As many of you know, there are 613 commandments in the Torah.  Many incorrectly believe that there are only ten.  The Torah is filled with hundreds of rules that are meant to guide us through our lives.  This week, right before we welcome the new year, the Torah teaches us the 613th commandment.  “And now, write for yourselves this song, and teach it to the Children of Israel. Place it into their mouths, in order that this song will be for Me as a witness for the children of Israel.” (Deuteronomy 31:19).  From this verse, we are taught that the 613th commandment obligates each of us to write a Torah scroll.

Writing a Torah scroll is no simple task.  It is an artform, requiring years of training, incredible patience and skill and great wisdom.  Very few people have the knowledge needed to become a sofer – a Torah scribe.  So without this knowledge, how do we fulfill this 613th commandment?   Some would argue that you can do so by being part of a community that commissions a sofer to write a new Torah.  A few of you have done just this and actually met with the sofer and wrote a letter in the Torah with his guidance.  But, most of us have never had this  opportunity.

If you take time to look at a list of the 613 commandments, you will see that many of them obligate us or forbid us to do things that are no longer a part of our lives.  Because of this, many in the liberal Jewish world argue that the majority of the commandments no longer apply to our lives.  I have no problem saying this about many of the commandments, but not the 613th.

We all must write our own Torah scroll.

The fact is, we do it each and every day.  It does not require extensive training, a steady hand or a creative eye.   It does not require putting ink to parchment.  Every day, simply by waking up, we begin a new page in our personal Torah.  Every moment of the day, the experiences of a month, the adventures of a year form our own unique Torah.

Torah is not simply the adventures of Abraham and Moses and the Israelites.  “Torah” means teaching.  We learn from the stories of our ancestors.  At the same time, we learn from every day that we are blessed with.

As we pause to reflect upon our lives this Rosh HaShanah, please take time to reflect upon your own personal Torah that you have written in your heart and your mind.  It is there, available to you year round, but often overlooked except for the Days of Awe.  And it has much to teach you about yourself and the people who fill your life.  Our own personal story can teach us and give us insight.  It can also teach others.  It is invaluable.  It is, like the Torah scrolls that sit in the ark, holy.

This Rosh HaShanah, my wish for us all is that we take the time to “read” our own Torahs.  Allow your life to inspire you.  Some of the “pages” will be more difficult to read than others – but appreciate that every “page” is sacred.  As we move forward into the new year, I hope that each of us appreciates that blank parchment that lies in front of us – Torah yet to be written.  We have the power to fill this parchment with an incredible story. With Gd’s help and the strength of family, friends and our synagogue community we will!  And in doing so, we will continue to fulfill the 613th commandment by creating Torahs that inspire both ourselves the those we share our lives with.

My family and I wish each of you a Shanah Tovah, a happy New Year filled with love, joy and learning.


  1. Every Jew should write his/her own Torah.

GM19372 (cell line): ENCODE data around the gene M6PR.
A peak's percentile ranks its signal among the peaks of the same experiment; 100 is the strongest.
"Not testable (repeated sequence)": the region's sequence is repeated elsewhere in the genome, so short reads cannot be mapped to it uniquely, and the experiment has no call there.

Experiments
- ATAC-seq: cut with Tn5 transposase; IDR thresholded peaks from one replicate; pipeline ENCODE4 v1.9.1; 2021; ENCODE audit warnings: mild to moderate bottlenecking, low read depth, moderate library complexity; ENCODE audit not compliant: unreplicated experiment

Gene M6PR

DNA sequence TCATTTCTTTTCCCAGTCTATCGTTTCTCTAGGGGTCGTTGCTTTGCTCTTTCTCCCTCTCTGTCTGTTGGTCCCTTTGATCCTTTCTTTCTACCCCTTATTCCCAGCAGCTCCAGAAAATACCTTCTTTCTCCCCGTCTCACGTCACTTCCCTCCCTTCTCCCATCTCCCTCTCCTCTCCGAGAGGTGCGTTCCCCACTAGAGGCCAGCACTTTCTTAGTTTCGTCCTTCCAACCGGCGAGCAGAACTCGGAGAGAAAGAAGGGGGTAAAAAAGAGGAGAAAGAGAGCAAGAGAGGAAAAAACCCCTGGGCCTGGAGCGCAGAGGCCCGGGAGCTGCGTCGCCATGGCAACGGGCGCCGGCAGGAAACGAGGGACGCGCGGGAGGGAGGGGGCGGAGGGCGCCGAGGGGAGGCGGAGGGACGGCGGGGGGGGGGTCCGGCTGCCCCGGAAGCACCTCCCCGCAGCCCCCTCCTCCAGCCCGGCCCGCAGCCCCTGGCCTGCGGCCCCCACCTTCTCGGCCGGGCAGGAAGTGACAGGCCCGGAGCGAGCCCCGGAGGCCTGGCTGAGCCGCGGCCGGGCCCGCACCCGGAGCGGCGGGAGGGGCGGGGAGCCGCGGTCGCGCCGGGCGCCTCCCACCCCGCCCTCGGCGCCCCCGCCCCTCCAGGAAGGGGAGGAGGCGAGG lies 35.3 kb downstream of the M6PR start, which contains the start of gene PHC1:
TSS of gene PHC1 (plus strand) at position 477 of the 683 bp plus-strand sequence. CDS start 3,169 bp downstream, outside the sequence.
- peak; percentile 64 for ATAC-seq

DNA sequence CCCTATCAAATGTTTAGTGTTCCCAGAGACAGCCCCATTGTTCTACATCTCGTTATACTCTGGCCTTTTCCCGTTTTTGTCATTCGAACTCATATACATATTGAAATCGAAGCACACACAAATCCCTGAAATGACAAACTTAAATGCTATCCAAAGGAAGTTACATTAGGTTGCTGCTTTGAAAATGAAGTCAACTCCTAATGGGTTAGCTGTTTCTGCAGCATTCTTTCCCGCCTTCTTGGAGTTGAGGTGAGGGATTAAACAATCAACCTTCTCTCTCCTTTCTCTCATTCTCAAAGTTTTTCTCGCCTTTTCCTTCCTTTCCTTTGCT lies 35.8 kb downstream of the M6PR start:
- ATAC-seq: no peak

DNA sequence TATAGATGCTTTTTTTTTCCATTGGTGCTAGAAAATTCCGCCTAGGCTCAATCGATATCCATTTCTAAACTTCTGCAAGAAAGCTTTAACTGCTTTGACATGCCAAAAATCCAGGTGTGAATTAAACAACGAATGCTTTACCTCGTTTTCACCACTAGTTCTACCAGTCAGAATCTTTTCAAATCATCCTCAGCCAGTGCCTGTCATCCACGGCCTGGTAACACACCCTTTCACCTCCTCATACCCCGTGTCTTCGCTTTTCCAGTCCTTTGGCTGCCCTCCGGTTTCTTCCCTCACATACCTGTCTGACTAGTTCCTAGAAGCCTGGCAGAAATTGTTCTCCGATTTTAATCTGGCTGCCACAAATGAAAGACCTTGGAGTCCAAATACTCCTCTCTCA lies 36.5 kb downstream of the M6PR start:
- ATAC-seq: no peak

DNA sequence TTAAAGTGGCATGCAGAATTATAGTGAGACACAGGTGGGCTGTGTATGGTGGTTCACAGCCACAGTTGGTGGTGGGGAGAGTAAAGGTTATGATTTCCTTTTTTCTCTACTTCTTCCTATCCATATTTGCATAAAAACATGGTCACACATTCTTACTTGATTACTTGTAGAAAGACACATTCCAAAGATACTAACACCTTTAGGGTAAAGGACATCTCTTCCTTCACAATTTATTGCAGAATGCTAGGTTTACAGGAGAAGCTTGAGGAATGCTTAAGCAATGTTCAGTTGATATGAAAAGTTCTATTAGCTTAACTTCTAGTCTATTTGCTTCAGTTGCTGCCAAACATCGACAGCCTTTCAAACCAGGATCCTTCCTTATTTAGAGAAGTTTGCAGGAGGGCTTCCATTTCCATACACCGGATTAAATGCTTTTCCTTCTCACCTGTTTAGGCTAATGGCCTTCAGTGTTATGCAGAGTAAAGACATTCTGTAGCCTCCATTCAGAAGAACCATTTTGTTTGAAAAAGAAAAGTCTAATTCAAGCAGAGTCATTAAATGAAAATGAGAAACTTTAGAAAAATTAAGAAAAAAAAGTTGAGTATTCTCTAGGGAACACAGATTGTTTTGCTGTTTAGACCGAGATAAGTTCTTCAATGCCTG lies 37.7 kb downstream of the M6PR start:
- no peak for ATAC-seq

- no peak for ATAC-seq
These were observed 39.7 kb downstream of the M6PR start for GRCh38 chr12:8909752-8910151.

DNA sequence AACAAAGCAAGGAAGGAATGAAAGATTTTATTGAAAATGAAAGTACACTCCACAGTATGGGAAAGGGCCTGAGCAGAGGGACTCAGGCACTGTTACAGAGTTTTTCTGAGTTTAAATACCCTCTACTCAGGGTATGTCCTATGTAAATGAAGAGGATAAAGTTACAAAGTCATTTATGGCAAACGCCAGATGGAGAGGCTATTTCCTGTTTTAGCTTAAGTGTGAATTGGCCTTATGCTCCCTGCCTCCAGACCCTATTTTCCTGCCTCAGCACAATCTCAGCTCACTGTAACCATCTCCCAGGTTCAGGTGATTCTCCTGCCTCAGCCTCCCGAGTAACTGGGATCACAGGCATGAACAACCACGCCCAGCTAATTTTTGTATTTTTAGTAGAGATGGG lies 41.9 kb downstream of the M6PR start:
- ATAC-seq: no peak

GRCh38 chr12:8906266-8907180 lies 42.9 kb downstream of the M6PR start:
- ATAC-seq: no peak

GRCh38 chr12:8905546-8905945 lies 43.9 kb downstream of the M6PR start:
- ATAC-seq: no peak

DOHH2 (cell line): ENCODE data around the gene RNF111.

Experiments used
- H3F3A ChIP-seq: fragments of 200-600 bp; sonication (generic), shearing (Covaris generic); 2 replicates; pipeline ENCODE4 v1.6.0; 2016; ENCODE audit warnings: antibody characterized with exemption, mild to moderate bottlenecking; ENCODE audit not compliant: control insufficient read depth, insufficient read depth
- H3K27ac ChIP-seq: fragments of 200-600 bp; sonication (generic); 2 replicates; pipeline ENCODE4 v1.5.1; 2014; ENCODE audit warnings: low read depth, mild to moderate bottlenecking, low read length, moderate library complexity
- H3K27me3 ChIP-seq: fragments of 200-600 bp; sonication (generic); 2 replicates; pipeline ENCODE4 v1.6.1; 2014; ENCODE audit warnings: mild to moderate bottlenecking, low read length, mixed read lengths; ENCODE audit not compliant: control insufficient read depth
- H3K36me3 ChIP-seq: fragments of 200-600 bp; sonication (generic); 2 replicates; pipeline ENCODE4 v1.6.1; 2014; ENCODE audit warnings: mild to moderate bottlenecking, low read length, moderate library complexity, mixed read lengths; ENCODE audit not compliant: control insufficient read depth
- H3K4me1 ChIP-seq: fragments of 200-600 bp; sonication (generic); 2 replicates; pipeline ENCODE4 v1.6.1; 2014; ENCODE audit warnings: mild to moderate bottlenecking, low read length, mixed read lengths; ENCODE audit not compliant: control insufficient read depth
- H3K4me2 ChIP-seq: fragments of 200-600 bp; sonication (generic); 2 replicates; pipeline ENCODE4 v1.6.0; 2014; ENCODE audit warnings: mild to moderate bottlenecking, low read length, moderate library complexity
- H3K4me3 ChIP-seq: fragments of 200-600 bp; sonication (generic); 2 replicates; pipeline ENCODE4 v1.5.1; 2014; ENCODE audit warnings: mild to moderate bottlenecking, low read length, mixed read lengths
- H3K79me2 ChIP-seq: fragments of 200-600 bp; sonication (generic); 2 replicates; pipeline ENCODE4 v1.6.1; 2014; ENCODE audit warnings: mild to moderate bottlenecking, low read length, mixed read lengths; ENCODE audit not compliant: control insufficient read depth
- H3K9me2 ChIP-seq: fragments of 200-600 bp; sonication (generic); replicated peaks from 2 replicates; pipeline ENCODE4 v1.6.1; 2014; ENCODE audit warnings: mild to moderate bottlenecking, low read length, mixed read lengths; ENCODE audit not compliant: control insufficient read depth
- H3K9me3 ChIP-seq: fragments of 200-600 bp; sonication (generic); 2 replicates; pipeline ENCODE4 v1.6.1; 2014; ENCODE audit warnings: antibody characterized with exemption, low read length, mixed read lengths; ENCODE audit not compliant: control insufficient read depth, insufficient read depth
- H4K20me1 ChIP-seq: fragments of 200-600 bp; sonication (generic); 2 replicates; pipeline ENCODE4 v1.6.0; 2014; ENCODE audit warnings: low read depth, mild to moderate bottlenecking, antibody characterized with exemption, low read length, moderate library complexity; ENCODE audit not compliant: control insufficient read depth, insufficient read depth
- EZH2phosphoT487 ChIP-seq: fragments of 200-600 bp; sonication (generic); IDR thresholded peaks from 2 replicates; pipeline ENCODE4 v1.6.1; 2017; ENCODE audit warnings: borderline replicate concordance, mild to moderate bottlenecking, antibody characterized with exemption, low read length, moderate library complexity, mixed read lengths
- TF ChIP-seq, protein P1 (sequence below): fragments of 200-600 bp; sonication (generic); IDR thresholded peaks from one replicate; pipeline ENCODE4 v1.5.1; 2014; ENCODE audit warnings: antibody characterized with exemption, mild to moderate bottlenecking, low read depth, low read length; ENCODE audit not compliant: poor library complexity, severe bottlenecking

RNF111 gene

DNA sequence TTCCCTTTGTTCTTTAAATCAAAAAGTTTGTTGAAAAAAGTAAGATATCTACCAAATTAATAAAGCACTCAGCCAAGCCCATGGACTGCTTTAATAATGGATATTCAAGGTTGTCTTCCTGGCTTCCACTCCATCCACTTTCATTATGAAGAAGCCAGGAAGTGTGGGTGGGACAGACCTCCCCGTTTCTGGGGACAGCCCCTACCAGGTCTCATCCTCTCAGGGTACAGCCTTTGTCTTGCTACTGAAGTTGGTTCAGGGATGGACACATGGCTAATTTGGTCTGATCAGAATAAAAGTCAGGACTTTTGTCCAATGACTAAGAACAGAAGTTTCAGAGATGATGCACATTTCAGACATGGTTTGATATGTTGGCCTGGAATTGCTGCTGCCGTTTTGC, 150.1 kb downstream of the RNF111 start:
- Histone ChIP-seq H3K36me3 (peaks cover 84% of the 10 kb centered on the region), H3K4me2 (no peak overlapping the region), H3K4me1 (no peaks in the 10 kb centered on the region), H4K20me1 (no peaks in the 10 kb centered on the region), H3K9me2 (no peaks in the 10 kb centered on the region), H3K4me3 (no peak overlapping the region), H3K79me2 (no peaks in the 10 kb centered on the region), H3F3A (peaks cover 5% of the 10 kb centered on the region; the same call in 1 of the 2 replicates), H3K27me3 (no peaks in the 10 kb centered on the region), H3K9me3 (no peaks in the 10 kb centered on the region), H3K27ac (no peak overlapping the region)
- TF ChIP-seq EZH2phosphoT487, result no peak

It only becomes an art form when the writer puts his/her own mark on the letters. The skill of a Torah scribe is appreciated.
    No one can or should replace the traditional Torah scribe.
    However,…. lol
    Writing your own Torah doesn’t require spending years perfecting the little crowns placed on Hebrew letters.
    It only requires some practice writing letters, then carefully copying each word one at at time. One should figure out how to say each word too while writing it. This isn’t hard to figure out because there are many references on the internet,…etc which show how to pronounce each letter/word. The only other issue what to write it on?
    A skin parchment? Paper?
    Start out with paper, write a few lines, then decide. The important thing is it start.

    In conclusion, I can see no reason not to start copying the Torah myself. I invite all those who read this to ask the following questions about writing your own:

    If not now, when?
    If not me, who?

    (Love that verse)

    • Thanks for your reply.

      While it might seem easy, writing a Torah is a true art form…Certainly any good calligrapher could sit down and copy letters – but that would not make a kosher (legitimate) Torah. It must be written on special animal parchment, written with the ritual writing instruments and ink and spaced just so. The kavannah (intention) that is placed into the words by the writer is also extremely important. All of that being said – your idea sounds like a great exercise!

      • A great exercise indeed. One could almost be persuaded to believe that was the original intent.

        “Everybody want to be a bodybuilder, but don’t nobody want to lift no heavy ass weight.” -Ronnie Coleman

  2. Thank you…..Ive been fighting my identity as a Christian since having had the miracle of redemption in 1980. Yah gave us Yeshua and Ruach Hachodesh (spelling) and I want my “testament” to be written for my family based on the “torah” presented by this renewed relation I have with Yah through Yeshua.
    More recently in my life say the past year or so I’ve kept away from the Christian system and grossly misinterpreted “Word” of Yah. It is His Word that created and that same Word that dwells in me by the same Spirit that hovered above the waters and is helping me to write that Testament in and by and through the Sprit of His Word that resides in my heart of flesh.

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